However, gene sequences can be used to reconstruct the bacterial phylogeny, these studies indicate that bacteria diverged first from the archaeal/eukaryotic lineage. The most recent common ancestor of bacteria and archaea was a hyperthermophile that lived about 2.5 billion–3.2 billion years ago. Bacteria were involved in the second great evolutionary divergence, that of the archaea and eukaryotes. Here, eukaryotes resulted from the entering of ancient bacteria into endosymbiotic associations with the ancestors of eukaryotic cells, which were themselves related to the Archaea; this involved the engulfment by proto-eukaryotic cells of alphaproteobacterial symbionts to form either mitochondria or hydrogenosomes, which are still found in all known Eukarya. Some eukaryotes that contained mitochondria engulfed cyanobacteria-like organisms, leading to the formation of chloroplasts in algae and plants; this is known as primary endosymbiosis. Bacteria display a wide diversity of sizes, called morphologies.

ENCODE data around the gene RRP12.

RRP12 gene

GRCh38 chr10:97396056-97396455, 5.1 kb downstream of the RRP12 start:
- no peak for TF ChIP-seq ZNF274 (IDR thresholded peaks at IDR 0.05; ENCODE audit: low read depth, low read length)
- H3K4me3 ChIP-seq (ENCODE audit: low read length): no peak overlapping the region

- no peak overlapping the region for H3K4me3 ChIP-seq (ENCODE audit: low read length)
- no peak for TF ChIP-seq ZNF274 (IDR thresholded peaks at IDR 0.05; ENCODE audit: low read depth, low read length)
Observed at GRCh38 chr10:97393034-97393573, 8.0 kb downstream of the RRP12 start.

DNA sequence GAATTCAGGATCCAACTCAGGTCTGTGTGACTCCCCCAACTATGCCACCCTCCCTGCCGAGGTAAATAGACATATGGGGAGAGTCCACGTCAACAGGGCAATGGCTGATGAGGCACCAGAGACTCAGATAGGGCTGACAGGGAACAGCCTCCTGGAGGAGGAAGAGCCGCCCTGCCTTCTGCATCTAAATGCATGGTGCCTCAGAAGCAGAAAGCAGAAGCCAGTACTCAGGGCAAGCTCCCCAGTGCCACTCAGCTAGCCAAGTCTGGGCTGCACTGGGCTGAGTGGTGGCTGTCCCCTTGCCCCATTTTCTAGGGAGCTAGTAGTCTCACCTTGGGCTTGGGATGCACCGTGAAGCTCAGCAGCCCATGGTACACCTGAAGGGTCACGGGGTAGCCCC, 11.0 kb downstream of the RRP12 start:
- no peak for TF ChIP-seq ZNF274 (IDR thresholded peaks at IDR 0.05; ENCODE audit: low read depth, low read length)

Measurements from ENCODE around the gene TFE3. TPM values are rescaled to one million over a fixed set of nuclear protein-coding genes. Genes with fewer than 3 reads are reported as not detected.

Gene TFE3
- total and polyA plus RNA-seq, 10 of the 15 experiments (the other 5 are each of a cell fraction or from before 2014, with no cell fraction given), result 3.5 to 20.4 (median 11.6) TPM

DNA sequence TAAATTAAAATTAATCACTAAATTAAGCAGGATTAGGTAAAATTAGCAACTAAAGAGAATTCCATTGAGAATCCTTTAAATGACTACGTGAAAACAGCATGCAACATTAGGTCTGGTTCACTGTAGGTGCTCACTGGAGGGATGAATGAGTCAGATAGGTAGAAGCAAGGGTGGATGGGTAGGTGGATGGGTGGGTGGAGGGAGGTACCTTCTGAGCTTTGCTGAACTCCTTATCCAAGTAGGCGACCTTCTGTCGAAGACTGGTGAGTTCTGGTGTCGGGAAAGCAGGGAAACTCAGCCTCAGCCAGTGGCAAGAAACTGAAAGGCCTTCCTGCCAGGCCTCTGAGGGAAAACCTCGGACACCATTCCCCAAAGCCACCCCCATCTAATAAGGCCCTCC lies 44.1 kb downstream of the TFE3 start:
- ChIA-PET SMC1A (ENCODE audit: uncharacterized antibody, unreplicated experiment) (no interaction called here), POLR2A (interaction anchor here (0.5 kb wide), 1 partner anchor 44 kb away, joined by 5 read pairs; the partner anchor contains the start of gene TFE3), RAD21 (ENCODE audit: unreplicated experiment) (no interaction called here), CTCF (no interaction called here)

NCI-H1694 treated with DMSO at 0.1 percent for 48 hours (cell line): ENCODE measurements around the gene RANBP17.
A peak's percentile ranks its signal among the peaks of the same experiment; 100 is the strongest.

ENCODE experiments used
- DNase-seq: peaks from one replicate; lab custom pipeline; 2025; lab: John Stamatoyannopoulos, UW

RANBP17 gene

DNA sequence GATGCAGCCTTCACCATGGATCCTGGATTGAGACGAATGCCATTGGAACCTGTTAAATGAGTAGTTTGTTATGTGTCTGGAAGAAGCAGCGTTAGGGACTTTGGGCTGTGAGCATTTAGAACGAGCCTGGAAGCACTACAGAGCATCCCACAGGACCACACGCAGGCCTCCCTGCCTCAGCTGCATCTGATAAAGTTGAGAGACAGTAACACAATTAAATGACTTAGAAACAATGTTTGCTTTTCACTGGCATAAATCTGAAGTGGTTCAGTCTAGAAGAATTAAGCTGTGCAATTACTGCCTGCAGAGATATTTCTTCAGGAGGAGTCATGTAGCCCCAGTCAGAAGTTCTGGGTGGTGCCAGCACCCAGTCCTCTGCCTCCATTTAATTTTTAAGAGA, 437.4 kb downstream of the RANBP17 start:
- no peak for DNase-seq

Bacterial cells are about one-tenth the size of eukaryotic cells
Nucleotide excision repair
Nucleotide excision repair is a DNA repair mechanism. DNA damage occurs because of chemicals and other mutagens. Three excision repair pathways exist to repair single stranded DNA damage: Nucleotide excision repair, base excision repair, DNA mismatch repair. While the BER pathway can recognize specific non-bulky lesions in DNA, it can correct only damaged bases that are removed by specific glycosylases; the MMR pathway only targets mismatched Watson-Crick base pairs. Nucleotide excision repair is a important excision mechanism that removes DNA damage induced by ultraviolet light. UV DNA damage results in bulky DNA adducts - these adducts are thymine dimers and 6,4-photoproducts. Recognition of the damage leads to removal of a short single-stranded DNA segment that contains the lesion; the undamaged single-stranded DNA remains and DNA polymerase uses it as a template to synthesize a short complementary sequence. Final ligation to complete NER and form a double stranded DNA is carried out by DNA ligase.